Saturday, February 12, 2011


Whenever I hear the word "fever" I think of the old Peggy Lee song. Or Bieber Fever, lately. Unfortunately, it seems I have a real live fever this weekend, and it officially sucks. It's pretty rare that I don't go out and do some sort of run or hike on a Saturday, but today I was parked with a book next to a heater.

The book, Deepness in the Sky, was sort of lame. It is a sci-fi paperback where this evolving race of spiders outthinks two different human races--some Space Nazis and some Space Peddlers. I can't believe I stuck with this schlock to the end, but it was a Hugo Award Sci-Fi book of the year ten or fifteen years ago, and it started out ok. Since I seem to be wasting the day away, I'll probably watch Machete next. I've heard good things.

I felt my present ill sickness coming on around last Tuesday. Depsite the symptoms--swollen glands, dry mouth--I went ahead and ran nine or so in 30 degree weather. Probably a dumb move. However, I am so ready to start pushing the mileage up. Apparently the body and the weather are not cooperating. Thursday was a tough day in the office, coughing violently and yet trying to tend to necessary matters. Friday was marginally better.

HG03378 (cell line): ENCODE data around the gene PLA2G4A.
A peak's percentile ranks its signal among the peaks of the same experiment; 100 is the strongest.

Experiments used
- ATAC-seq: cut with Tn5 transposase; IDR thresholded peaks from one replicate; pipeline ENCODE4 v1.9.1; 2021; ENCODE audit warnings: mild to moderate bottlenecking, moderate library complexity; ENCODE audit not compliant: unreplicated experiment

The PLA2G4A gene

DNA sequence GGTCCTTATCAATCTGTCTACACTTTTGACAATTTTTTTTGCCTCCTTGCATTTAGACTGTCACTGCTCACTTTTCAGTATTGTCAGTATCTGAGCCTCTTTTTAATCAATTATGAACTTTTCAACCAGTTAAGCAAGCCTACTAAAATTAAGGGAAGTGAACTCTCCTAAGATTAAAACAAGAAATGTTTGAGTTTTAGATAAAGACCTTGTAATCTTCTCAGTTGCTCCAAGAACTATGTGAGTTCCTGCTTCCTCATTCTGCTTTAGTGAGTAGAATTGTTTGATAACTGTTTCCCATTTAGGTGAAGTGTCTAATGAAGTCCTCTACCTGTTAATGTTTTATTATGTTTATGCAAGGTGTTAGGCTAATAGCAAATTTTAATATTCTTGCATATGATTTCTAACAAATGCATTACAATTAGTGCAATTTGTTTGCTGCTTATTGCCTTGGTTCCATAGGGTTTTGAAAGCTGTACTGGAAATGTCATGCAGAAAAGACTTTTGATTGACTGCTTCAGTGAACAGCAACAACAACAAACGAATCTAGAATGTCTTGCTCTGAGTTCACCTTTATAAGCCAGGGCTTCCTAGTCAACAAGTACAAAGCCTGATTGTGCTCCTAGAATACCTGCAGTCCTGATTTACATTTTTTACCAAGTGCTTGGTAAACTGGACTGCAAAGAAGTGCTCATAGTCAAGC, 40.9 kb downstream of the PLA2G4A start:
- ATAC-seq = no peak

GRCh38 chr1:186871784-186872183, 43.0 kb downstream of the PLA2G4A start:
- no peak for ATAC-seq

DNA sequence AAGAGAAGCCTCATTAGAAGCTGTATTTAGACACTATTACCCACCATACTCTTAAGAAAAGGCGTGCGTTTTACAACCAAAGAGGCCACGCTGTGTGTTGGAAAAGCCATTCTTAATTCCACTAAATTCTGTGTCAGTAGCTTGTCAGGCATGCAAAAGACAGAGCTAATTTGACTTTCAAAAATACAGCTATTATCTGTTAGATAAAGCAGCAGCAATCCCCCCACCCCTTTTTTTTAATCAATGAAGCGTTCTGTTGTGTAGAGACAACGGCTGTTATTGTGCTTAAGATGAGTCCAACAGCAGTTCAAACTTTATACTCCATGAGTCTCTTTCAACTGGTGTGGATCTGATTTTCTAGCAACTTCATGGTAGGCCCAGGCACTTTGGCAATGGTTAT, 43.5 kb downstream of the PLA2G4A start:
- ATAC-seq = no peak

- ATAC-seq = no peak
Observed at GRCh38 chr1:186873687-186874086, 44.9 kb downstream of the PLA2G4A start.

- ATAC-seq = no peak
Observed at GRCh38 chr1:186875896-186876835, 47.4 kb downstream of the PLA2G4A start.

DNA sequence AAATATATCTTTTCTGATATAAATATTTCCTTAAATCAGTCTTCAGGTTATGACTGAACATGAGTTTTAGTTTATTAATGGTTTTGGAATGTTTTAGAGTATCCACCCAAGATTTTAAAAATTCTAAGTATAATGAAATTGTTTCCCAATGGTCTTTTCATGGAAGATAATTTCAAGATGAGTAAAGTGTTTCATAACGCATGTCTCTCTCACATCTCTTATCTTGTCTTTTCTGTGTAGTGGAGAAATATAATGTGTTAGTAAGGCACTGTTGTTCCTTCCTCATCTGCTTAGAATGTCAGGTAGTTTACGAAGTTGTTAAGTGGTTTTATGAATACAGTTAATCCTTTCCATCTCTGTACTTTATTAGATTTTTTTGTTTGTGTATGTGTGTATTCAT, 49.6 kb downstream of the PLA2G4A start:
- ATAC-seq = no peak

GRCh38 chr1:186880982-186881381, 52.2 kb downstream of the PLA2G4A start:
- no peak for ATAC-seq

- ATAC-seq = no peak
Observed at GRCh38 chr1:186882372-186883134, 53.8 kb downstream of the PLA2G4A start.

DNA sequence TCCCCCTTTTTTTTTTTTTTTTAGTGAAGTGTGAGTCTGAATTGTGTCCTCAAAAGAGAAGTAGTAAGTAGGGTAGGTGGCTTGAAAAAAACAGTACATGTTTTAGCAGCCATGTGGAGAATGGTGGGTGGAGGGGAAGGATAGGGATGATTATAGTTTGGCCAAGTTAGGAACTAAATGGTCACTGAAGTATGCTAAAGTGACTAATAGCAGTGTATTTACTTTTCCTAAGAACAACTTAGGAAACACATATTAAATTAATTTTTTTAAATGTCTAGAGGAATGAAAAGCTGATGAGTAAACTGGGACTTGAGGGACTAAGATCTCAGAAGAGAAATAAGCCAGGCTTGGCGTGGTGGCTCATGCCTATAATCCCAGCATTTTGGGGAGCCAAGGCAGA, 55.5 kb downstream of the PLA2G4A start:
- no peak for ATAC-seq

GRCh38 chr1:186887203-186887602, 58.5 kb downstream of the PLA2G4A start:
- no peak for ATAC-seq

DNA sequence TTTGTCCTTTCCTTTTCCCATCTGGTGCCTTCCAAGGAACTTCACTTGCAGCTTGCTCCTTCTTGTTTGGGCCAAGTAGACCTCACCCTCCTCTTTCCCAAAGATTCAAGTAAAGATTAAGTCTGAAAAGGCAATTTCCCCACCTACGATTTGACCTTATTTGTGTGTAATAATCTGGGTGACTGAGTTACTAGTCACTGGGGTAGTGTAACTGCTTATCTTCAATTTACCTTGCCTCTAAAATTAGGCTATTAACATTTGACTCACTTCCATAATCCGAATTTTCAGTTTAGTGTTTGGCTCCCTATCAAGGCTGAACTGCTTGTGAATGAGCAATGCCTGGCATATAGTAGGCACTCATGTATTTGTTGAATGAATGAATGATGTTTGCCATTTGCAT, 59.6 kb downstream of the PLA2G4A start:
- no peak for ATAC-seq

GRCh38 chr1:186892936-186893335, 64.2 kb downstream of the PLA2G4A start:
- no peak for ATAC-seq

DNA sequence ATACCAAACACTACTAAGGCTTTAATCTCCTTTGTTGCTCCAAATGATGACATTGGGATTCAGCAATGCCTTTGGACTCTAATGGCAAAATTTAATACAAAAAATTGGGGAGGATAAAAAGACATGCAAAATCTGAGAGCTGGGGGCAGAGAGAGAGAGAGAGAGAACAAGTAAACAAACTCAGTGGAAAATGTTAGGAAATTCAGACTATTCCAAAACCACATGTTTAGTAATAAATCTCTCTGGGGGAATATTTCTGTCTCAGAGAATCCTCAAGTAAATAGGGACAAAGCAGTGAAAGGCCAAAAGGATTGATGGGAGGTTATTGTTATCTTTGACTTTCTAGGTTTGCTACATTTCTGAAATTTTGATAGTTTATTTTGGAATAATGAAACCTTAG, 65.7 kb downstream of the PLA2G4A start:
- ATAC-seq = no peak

On the subject of pneumonia, I read this really really amazing piece in the New Yorker from about a month ago. Joyce Carol Oates is a well known, prolific writer-- I believe the in-residence writer at Princeton (sort of like Einstein was there for math). She wrote a "Personal History" for the magazine (my favorite, btw), and it was about her husband of forty years. Basically, he didn't feel good one day, and he went to the hospital, and a respiratory infection type complication caused his heart to stop about a week later. When I started reading, I thought it was a fiction, as that's what Oates writes. It was a powerful piece--one of the most memorable articles I've read in the magazine in twenty years.

Not that I have this kind of worry. But, as much as I want to run this weekend, you got to know when to hold them, and know when to fold them. Kenny Rogers said that. So I'm staying home and watching Robert Rodriguez movies and reading bad books.

Maybe I'll sneak around a mountain tomorrow.

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